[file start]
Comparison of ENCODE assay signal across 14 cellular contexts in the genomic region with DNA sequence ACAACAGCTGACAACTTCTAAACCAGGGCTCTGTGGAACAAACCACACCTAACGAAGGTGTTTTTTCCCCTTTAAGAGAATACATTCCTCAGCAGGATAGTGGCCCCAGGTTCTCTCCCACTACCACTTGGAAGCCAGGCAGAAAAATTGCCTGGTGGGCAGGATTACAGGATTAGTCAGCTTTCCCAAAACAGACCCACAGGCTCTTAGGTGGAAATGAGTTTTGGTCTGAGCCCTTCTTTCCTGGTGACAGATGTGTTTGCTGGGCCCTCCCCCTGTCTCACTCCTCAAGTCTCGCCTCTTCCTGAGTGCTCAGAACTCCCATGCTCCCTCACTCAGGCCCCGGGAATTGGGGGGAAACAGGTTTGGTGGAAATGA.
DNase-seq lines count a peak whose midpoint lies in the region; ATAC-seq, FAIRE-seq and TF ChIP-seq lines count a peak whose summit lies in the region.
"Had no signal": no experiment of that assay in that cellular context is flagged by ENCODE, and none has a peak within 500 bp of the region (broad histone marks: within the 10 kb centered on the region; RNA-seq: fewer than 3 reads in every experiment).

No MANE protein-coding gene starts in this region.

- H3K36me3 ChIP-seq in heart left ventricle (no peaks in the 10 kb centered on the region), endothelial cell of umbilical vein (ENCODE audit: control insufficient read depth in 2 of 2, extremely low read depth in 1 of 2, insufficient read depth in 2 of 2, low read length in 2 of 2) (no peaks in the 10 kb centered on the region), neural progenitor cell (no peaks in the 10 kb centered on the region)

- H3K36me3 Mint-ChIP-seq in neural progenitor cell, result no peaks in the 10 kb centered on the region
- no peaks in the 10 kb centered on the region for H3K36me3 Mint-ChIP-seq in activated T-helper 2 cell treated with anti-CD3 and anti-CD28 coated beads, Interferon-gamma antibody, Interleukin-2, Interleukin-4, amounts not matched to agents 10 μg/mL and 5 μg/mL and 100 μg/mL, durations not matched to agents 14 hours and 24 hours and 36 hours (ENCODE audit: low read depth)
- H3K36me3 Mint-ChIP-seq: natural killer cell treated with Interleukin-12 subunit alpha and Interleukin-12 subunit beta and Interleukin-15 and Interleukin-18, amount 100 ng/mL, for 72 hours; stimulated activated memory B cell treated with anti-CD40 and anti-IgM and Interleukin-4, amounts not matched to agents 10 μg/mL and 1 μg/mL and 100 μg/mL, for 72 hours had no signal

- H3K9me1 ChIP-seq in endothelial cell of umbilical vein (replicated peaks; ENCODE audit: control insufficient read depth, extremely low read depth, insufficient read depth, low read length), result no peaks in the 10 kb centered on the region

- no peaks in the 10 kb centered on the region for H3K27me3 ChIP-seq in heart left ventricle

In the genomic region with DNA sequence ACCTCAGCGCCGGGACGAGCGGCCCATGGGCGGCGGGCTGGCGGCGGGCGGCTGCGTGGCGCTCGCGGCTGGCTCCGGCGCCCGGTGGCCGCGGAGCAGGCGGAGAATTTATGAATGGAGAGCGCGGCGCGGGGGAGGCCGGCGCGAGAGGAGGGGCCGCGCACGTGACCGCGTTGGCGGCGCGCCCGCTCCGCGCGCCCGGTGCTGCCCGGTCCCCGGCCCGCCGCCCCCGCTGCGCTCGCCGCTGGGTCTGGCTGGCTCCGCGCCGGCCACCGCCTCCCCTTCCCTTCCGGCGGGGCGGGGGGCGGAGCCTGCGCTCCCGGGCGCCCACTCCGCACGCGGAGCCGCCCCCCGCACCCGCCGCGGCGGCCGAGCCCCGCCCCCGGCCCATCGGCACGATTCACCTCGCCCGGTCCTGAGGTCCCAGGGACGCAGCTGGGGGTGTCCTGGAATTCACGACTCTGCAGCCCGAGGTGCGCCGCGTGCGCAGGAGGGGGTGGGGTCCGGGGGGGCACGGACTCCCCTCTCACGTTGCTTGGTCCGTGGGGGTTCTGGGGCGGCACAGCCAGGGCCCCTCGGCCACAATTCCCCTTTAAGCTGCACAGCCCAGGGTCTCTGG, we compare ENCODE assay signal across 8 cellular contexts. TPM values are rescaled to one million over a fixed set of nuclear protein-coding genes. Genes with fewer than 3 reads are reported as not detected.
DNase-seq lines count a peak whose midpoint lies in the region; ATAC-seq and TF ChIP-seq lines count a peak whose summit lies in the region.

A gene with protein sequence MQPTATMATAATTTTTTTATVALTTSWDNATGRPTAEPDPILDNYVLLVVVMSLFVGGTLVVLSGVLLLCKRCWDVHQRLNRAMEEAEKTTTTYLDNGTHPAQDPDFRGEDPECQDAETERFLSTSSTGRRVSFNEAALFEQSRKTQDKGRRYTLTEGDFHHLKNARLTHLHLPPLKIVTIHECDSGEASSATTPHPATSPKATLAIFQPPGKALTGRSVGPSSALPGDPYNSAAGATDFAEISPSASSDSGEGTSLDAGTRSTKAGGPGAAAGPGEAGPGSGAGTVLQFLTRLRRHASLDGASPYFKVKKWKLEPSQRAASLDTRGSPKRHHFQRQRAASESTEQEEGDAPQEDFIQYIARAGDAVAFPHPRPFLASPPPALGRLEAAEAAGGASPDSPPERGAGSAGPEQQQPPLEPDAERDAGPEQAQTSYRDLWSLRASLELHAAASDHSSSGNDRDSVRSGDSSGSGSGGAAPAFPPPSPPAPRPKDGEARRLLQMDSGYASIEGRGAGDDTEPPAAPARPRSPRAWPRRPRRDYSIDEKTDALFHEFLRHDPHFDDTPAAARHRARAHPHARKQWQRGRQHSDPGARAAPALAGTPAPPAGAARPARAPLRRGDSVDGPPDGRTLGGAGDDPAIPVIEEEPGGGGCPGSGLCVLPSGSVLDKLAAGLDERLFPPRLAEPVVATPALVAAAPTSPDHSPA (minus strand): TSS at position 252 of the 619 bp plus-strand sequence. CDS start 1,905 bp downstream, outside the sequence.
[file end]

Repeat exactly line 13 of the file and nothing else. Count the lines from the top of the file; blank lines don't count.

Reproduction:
A gene with protein sequence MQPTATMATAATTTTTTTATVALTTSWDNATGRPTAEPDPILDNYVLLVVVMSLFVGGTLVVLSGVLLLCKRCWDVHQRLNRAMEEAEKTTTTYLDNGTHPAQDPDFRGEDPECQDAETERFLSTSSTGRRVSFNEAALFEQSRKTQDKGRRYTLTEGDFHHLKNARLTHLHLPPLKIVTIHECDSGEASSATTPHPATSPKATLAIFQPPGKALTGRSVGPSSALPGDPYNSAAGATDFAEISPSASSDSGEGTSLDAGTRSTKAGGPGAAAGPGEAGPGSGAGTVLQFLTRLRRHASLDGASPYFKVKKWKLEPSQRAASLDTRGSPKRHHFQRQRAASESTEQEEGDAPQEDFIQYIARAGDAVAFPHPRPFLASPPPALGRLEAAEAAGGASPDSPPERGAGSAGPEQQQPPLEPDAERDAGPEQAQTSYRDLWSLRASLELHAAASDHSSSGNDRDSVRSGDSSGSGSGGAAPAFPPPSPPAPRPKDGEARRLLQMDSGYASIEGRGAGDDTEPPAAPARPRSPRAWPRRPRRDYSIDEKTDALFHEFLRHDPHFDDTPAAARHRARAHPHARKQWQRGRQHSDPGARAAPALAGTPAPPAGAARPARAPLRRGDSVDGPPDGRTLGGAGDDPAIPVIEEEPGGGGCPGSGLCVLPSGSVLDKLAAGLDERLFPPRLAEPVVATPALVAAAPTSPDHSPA (minus strand): TSS at position 252 of the 619 bp plus-strand sequence. CDS start 1,905 bp downstream, outside the sequence.